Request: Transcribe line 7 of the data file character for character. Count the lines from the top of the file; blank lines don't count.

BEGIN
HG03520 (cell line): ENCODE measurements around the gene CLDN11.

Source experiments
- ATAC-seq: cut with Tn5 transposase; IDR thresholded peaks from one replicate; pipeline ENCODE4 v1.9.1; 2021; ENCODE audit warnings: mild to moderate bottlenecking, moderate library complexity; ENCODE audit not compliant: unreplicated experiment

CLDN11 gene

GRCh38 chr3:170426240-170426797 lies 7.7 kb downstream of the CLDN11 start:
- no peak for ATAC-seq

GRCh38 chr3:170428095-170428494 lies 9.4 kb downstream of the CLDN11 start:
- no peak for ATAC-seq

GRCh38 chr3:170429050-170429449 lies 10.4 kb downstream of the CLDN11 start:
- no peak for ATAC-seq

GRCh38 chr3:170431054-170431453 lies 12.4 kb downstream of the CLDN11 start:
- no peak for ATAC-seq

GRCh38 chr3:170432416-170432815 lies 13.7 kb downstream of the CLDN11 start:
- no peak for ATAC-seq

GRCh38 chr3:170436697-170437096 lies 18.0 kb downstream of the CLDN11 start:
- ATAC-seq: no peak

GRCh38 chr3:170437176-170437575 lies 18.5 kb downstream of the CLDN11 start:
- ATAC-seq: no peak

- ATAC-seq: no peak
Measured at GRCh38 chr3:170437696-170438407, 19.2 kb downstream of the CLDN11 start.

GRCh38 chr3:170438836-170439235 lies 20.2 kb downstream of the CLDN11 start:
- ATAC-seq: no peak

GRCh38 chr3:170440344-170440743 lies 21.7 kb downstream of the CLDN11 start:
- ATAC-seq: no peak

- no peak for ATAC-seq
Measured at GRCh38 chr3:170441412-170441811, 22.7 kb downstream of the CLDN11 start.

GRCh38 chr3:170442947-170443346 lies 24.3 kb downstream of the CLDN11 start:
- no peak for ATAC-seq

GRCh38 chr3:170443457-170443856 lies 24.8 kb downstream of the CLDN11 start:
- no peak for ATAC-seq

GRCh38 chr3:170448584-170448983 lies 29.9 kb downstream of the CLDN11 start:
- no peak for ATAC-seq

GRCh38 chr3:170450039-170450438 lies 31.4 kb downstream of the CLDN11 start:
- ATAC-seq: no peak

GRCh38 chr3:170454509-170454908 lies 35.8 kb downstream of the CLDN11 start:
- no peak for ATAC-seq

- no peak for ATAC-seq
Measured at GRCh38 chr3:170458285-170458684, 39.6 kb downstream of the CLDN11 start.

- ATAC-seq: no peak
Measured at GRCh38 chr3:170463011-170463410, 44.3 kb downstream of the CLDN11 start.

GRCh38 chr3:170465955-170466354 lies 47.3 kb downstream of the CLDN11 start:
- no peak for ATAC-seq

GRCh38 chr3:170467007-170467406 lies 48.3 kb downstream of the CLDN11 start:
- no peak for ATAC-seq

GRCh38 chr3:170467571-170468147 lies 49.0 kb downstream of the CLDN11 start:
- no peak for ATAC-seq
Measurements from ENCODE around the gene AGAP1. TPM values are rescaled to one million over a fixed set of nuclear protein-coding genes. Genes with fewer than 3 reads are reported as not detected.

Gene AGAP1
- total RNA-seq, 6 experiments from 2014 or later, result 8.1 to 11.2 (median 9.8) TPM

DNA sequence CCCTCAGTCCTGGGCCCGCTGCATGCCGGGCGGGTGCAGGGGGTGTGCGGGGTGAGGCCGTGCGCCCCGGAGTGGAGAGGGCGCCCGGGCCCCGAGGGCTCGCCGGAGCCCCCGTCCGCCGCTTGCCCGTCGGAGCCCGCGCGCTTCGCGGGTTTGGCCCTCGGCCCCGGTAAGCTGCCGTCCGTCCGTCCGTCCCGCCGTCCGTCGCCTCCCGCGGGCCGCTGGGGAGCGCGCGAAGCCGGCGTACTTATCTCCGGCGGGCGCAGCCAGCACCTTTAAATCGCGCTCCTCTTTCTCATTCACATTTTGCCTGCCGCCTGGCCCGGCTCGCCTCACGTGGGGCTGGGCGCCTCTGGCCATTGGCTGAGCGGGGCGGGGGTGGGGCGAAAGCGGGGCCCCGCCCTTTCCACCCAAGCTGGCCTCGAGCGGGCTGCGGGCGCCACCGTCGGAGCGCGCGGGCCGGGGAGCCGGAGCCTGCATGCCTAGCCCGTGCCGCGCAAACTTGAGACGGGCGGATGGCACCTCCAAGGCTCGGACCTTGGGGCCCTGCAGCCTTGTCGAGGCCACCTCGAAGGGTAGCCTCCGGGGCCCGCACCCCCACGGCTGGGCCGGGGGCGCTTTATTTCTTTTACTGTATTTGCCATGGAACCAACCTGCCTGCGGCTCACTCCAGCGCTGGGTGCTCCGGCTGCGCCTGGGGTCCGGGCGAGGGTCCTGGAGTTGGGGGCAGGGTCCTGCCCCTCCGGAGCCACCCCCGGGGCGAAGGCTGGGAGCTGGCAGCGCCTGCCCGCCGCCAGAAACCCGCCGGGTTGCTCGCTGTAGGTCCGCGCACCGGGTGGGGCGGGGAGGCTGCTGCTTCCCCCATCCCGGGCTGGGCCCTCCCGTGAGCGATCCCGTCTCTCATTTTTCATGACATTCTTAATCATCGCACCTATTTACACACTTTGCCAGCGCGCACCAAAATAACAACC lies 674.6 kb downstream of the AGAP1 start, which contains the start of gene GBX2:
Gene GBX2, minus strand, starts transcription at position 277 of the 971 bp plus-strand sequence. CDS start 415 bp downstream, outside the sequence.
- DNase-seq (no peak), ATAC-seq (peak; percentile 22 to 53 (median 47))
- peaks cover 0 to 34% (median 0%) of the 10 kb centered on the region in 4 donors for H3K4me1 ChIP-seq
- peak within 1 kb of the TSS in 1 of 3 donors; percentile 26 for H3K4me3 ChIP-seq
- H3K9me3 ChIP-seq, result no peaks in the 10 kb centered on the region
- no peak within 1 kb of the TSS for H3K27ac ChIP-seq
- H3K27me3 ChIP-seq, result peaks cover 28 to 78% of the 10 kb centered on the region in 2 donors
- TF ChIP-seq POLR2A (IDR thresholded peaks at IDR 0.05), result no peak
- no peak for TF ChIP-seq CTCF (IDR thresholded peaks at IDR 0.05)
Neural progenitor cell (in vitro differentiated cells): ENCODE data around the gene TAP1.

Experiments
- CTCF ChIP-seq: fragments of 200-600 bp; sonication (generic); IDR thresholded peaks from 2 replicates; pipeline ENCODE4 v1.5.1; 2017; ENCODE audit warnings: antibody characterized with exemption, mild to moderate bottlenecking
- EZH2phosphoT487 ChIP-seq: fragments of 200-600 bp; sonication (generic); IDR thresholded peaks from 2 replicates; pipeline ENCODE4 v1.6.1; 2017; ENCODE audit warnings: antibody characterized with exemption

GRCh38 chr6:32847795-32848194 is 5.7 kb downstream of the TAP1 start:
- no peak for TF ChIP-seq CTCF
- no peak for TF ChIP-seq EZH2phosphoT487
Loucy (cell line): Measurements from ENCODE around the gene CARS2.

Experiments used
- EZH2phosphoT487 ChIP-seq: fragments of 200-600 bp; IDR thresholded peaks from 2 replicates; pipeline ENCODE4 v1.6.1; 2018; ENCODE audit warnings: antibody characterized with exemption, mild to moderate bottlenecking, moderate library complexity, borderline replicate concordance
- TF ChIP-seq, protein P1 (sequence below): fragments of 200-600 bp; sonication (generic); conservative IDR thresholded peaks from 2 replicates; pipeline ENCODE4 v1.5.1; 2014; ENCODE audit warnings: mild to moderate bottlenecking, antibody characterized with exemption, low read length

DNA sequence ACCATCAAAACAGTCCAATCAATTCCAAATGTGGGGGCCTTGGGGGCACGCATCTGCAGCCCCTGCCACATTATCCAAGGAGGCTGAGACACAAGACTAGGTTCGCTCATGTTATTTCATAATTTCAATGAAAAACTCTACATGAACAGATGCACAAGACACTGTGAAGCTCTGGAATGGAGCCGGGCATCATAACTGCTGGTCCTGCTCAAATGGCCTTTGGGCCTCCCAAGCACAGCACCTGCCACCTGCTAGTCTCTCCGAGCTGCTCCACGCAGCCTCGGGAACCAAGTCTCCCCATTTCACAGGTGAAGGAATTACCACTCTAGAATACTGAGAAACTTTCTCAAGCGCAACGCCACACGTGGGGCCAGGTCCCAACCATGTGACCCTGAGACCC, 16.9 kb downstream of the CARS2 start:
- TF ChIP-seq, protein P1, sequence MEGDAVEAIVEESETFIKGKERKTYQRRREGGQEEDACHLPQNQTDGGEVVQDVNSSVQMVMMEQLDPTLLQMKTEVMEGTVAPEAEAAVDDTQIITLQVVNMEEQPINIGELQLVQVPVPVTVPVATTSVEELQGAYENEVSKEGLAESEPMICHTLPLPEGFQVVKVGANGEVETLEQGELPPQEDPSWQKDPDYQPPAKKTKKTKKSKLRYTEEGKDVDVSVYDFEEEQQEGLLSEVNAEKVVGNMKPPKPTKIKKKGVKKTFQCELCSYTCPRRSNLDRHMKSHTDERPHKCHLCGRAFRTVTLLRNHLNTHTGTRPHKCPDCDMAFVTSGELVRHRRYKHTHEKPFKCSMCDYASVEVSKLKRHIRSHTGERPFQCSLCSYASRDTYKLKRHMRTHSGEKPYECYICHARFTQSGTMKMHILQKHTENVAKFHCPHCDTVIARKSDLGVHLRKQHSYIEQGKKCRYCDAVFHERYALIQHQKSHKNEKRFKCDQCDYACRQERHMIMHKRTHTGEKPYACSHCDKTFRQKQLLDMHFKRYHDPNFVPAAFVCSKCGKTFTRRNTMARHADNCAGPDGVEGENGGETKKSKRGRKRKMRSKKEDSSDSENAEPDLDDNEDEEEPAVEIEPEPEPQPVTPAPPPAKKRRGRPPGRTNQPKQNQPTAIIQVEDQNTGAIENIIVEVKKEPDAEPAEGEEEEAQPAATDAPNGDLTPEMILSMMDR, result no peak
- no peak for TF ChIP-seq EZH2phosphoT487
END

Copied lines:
GRCh38 chr3:170428095-170428494 lies 9.4 kb downstream of the CLDN11 start: